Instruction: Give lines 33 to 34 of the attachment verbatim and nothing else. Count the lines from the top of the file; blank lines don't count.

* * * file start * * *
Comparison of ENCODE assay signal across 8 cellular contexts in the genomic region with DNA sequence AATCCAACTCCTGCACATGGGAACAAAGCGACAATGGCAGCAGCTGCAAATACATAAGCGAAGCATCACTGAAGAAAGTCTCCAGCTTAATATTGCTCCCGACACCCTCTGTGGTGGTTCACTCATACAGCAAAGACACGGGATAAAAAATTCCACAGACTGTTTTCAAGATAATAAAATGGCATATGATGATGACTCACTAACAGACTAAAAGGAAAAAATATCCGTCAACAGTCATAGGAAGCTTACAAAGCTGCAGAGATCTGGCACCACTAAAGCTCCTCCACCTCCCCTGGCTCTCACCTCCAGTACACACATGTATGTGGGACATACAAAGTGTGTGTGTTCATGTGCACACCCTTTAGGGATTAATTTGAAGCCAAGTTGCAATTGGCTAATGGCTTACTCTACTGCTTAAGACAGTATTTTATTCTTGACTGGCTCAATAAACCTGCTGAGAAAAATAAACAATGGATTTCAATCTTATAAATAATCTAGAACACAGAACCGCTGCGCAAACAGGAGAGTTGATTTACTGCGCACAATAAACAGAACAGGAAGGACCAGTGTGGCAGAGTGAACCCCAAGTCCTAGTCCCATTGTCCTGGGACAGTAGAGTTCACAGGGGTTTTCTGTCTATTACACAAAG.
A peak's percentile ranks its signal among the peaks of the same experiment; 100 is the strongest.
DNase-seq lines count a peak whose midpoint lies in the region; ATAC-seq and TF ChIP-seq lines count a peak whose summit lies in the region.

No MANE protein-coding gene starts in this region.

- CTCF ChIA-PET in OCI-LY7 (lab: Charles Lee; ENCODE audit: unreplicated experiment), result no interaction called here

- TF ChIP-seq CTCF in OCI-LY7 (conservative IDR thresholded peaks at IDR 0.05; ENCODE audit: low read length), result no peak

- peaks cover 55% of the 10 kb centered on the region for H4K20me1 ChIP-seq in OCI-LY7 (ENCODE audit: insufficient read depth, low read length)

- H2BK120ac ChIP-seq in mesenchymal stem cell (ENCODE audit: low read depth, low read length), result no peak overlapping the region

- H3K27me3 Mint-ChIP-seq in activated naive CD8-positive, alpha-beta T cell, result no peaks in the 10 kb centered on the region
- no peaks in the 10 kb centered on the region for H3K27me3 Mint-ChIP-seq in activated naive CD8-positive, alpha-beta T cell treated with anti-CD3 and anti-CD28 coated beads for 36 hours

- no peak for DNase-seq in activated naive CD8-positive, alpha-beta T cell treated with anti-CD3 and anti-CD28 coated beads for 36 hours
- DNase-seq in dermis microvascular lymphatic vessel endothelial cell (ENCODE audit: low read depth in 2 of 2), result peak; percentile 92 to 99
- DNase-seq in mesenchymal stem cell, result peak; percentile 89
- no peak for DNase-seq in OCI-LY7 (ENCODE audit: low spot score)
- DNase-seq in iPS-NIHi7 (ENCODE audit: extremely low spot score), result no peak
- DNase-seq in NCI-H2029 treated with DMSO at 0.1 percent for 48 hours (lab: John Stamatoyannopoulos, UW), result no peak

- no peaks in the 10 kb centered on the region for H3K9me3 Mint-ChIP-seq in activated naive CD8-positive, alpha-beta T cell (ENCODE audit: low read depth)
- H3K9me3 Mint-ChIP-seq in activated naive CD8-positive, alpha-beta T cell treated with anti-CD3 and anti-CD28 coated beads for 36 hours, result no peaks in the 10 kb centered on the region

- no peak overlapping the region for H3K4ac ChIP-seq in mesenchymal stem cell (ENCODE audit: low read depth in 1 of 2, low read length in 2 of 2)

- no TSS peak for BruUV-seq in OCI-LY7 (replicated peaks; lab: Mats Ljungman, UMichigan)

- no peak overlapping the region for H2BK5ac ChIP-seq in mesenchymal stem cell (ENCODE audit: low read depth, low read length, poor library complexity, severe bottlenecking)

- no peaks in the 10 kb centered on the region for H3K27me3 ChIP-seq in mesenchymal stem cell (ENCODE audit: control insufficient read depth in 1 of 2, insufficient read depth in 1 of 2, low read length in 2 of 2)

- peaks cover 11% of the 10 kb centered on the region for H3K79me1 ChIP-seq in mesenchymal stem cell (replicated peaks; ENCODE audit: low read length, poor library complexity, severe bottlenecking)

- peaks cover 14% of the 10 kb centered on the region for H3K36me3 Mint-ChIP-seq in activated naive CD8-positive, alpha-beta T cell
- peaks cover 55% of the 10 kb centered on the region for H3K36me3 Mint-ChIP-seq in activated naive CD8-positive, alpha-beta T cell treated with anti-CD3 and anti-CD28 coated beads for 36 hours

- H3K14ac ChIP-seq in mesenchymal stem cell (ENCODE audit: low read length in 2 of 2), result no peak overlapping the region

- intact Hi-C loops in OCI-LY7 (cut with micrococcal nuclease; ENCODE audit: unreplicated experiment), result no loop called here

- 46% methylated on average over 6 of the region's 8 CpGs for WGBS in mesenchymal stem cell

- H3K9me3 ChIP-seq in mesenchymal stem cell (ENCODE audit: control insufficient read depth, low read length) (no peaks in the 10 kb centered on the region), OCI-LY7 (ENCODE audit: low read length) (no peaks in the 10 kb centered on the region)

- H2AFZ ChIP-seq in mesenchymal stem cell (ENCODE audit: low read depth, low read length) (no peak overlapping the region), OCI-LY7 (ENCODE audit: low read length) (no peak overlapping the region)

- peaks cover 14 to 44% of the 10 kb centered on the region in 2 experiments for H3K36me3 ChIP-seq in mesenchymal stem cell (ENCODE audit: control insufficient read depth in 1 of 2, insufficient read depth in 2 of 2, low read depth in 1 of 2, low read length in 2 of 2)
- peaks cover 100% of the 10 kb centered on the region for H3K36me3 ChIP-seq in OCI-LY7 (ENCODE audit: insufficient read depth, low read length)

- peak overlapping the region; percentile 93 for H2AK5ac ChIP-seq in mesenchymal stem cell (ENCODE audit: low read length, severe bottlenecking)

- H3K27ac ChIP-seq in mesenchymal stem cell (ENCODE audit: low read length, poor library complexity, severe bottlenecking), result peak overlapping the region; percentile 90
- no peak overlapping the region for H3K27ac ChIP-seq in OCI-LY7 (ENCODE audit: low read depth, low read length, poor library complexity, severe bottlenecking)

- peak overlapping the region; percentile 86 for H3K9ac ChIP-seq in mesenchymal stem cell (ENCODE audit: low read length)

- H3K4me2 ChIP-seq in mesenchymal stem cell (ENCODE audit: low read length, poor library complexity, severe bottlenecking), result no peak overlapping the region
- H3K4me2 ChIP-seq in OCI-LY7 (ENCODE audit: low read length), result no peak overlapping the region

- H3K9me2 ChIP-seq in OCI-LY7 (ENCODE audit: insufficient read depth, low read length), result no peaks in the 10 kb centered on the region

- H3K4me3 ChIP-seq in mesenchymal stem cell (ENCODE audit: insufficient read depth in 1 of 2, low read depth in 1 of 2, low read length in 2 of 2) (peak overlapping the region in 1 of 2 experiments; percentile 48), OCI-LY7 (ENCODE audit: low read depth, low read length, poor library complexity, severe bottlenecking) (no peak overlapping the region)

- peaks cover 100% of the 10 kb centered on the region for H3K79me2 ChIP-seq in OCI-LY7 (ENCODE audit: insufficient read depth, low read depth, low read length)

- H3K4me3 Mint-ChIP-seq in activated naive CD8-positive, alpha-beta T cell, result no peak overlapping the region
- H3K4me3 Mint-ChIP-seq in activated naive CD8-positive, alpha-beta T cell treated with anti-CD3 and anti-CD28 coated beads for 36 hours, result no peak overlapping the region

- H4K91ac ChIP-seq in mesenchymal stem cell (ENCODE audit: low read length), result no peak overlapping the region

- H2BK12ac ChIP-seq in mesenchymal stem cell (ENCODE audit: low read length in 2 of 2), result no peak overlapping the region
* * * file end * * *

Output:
- peak overlapping the region; percentile 93 for H2AK5ac ChIP-seq in mesenchymal stem cell (ENCODE audit: low read length, severe bottlenecking)

- H3K27ac ChIP-seq in mesenchymal stem cell (ENCODE audit: low read length, poor library complexity, severe bottlenecking), result peak overlapping the region; percentile 90